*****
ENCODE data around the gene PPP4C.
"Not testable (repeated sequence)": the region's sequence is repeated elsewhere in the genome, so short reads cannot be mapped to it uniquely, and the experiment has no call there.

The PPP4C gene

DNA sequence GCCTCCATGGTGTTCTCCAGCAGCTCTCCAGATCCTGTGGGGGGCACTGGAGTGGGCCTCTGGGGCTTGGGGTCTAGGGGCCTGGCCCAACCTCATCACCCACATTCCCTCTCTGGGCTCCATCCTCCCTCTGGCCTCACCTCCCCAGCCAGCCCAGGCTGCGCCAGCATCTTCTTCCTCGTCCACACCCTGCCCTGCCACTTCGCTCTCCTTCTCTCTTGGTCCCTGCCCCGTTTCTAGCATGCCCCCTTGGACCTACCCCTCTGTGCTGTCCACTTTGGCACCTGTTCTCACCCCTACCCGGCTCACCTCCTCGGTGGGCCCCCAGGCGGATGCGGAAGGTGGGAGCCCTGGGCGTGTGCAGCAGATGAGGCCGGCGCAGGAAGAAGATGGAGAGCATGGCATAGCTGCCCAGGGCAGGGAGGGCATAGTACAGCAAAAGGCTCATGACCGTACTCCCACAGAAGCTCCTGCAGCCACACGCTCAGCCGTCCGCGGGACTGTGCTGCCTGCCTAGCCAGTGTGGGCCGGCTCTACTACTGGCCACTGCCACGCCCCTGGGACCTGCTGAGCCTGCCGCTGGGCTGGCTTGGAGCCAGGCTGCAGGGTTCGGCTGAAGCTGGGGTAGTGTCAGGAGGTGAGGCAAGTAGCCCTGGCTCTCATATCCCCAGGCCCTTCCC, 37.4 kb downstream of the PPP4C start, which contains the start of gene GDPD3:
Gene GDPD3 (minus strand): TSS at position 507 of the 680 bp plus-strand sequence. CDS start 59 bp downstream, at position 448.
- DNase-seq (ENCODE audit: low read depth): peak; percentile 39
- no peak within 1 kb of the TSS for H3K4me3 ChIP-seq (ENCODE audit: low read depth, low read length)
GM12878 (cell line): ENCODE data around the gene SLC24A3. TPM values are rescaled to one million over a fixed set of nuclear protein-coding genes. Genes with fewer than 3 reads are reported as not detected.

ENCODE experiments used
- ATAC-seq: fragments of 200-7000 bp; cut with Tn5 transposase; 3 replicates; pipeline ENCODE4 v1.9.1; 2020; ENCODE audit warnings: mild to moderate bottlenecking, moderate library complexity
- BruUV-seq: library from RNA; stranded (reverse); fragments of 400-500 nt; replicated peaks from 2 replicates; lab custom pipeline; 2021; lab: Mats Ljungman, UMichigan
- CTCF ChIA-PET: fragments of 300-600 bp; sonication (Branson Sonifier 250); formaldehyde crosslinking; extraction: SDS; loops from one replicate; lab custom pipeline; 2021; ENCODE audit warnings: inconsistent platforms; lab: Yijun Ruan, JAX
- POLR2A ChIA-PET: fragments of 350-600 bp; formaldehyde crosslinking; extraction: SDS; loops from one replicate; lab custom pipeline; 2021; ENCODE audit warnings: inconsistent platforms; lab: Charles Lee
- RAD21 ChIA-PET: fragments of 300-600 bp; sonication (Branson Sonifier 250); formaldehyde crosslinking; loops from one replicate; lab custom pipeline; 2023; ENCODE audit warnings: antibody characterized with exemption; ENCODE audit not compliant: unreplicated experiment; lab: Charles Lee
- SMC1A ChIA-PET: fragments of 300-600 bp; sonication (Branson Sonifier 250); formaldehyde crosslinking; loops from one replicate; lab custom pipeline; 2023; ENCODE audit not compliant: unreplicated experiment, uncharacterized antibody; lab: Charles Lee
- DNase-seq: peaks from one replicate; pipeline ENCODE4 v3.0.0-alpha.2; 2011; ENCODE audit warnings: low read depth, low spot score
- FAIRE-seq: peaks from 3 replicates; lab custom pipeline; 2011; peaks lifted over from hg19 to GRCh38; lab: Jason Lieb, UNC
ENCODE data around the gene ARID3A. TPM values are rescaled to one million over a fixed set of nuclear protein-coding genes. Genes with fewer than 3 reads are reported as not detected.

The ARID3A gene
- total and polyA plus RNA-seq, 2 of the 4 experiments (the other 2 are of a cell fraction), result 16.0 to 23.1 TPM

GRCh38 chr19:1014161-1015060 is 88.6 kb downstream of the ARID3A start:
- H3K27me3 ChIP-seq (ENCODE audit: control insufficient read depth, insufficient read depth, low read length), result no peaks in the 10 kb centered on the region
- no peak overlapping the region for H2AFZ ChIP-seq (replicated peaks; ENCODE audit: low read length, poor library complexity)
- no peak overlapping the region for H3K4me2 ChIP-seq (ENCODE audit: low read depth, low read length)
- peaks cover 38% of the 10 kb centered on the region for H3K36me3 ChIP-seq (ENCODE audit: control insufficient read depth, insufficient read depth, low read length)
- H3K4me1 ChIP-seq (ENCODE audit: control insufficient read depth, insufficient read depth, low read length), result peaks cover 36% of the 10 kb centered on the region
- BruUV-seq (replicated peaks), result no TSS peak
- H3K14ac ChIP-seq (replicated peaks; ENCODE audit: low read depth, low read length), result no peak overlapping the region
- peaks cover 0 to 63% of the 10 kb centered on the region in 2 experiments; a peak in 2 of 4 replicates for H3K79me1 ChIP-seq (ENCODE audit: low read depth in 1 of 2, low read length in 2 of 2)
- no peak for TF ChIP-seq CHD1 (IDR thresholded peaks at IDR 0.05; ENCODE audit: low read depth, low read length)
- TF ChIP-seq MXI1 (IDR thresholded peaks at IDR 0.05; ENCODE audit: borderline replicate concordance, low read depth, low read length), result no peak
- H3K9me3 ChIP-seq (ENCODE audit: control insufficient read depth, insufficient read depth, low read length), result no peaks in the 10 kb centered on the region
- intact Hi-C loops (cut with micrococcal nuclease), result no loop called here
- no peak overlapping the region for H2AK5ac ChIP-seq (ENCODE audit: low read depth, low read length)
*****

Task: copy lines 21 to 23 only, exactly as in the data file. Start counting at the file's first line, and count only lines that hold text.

GRCh38 chr19:1014161-1015060 is 88.6 kb downstream of the ARID3A start:
- H3K27me3 ChIP-seq (ENCODE audit: control insufficient read depth, insufficient read depth, low read length), result no peaks in the 10 kb centered on the region
- no peak overlapping the region for H2AFZ ChIP-seq (replicated peaks; ENCODE audit: low read length, poor library complexity)